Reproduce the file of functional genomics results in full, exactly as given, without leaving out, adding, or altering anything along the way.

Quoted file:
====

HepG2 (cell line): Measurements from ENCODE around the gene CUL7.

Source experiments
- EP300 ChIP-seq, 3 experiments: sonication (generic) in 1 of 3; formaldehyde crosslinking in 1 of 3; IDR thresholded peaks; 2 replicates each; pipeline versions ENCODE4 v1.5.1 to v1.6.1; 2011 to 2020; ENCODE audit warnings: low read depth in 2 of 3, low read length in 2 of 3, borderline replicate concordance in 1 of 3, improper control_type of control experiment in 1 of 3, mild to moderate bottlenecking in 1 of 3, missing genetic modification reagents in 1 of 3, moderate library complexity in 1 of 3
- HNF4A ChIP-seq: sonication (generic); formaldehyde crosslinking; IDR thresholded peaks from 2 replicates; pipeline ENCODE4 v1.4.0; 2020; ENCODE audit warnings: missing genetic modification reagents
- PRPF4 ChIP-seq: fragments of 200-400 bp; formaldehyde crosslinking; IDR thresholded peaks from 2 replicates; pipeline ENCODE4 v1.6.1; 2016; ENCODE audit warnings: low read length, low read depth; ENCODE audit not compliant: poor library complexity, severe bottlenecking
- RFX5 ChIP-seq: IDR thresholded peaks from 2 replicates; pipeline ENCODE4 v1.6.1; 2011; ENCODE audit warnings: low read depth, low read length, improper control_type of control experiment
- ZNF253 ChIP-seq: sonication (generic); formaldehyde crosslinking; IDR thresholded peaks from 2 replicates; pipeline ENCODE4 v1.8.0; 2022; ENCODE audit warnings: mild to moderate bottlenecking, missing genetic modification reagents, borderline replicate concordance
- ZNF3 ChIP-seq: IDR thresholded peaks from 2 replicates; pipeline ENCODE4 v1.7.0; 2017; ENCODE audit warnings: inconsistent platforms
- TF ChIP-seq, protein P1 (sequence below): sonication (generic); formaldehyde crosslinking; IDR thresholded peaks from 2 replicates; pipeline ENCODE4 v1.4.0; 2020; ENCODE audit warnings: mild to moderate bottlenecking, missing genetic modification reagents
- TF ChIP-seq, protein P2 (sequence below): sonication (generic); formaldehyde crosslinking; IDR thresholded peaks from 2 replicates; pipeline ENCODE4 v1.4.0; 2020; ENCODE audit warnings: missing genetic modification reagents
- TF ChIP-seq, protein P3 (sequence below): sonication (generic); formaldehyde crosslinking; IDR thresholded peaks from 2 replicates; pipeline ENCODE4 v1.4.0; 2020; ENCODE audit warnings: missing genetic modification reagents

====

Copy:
HepG2 (cell line): Measurements from ENCODE around the gene CUL7.

Source experiments
- EP300 ChIP-seq, 3 experiments: sonication (generic) in 1 of 3; formaldehyde crosslinking in 1 of 3; IDR thresholded peaks; 2 replicates each; pipeline versions ENCODE4 v1.5.1 to v1.6.1; 2011 to 2020; ENCODE audit warnings: low read depth in 2 of 3, low read length in 2 of 3, borderline replicate concordance in 1 of 3, improper control_type of control experiment in 1 of 3, mild to moderate bottlenecking in 1 of 3, missing genetic modification reagents in 1 of 3, moderate library complexity in 1 of 3
- HNF4A ChIP-seq: sonication (generic); formaldehyde crosslinking; IDR thresholded peaks from 2 replicates; pipeline ENCODE4 v1.4.0; 2020; ENCODE audit warnings: missing genetic modification reagents
- PRPF4 ChIP-seq: fragments of 200-400 bp; formaldehyde crosslinking; IDR thresholded peaks from 2 replicates; pipeline ENCODE4 v1.6.1; 2016; ENCODE audit warnings: low read length, low read depth; ENCODE audit not compliant: poor library complexity, severe bottlenecking
- RFX5 ChIP-seq: IDR thresholded peaks from 2 replicates; pipeline ENCODE4 v1.6.1; 2011; ENCODE audit warnings: low read depth, low read length, improper control_type of control experiment
- ZNF253 ChIP-seq: sonication (generic); formaldehyde crosslinking; IDR thresholded peaks from 2 replicates; pipeline ENCODE4 v1.8.0; 2022; ENCODE audit warnings: mild to moderate bottlenecking, missing genetic modification reagents, borderline replicate concordance
- ZNF3 ChIP-seq: IDR thresholded peaks from 2 replicates; pipeline ENCODE4 v1.7.0; 2017; ENCODE audit warnings: inconsistent platforms
- TF ChIP-seq, protein P1 (sequence below): sonication (generic); formaldehyde crosslinking; IDR thresholded peaks from 2 replicates; pipeline ENCODE4 v1.4.0; 2020; ENCODE audit warnings: mild to moderate bottlenecking, missing genetic modification reagents
- TF ChIP-seq, protein P2 (sequence below): sonication (generic); formaldehyde crosslinking; IDR thresholded peaks from 2 replicates; pipeline ENCODE4 v1.4.0; 2020; ENCODE audit warnings: missing genetic modification reagents
- TF ChIP-seq, protein P3 (sequence below): sonication (generic); formaldehyde crosslinking; IDR thresholded peaks from 2 replicates; pipeline ENCODE4 v1.4.0; 2020; ENCODE audit warnings: missing genetic modification reagents